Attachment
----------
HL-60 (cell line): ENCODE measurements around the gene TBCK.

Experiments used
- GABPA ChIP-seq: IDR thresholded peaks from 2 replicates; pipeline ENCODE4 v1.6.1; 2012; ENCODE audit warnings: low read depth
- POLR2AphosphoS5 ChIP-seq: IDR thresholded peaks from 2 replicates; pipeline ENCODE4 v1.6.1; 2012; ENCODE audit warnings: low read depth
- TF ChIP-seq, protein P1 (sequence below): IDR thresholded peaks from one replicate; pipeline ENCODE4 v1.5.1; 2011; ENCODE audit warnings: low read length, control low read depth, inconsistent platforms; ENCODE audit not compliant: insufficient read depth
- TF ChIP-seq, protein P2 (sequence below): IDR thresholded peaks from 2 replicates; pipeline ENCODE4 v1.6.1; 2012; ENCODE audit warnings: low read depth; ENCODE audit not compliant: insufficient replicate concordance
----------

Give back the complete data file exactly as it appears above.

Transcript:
HL-60 (cell line): ENCODE measurements around the gene TBCK.

Experiments used
- GABPA ChIP-seq: IDR thresholded peaks from 2 replicates; pipeline ENCODE4 v1.6.1; 2012; ENCODE audit warnings: low read depth
- POLR2AphosphoS5 ChIP-seq: IDR thresholded peaks from 2 replicates; pipeline ENCODE4 v1.6.1; 2012; ENCODE audit warnings: low read depth
- TF ChIP-seq, protein P1 (sequence below): IDR thresholded peaks from one replicate; pipeline ENCODE4 v1.5.1; 2011; ENCODE audit warnings: low read length, control low read depth, inconsistent platforms; ENCODE audit not compliant: insufficient read depth
- TF ChIP-seq, protein P2 (sequence below): IDR thresholded peaks from 2 replicates; pipeline ENCODE4 v1.6.1; 2012; ENCODE audit warnings: low read depth; ENCODE audit not compliant: insufficient replicate concordance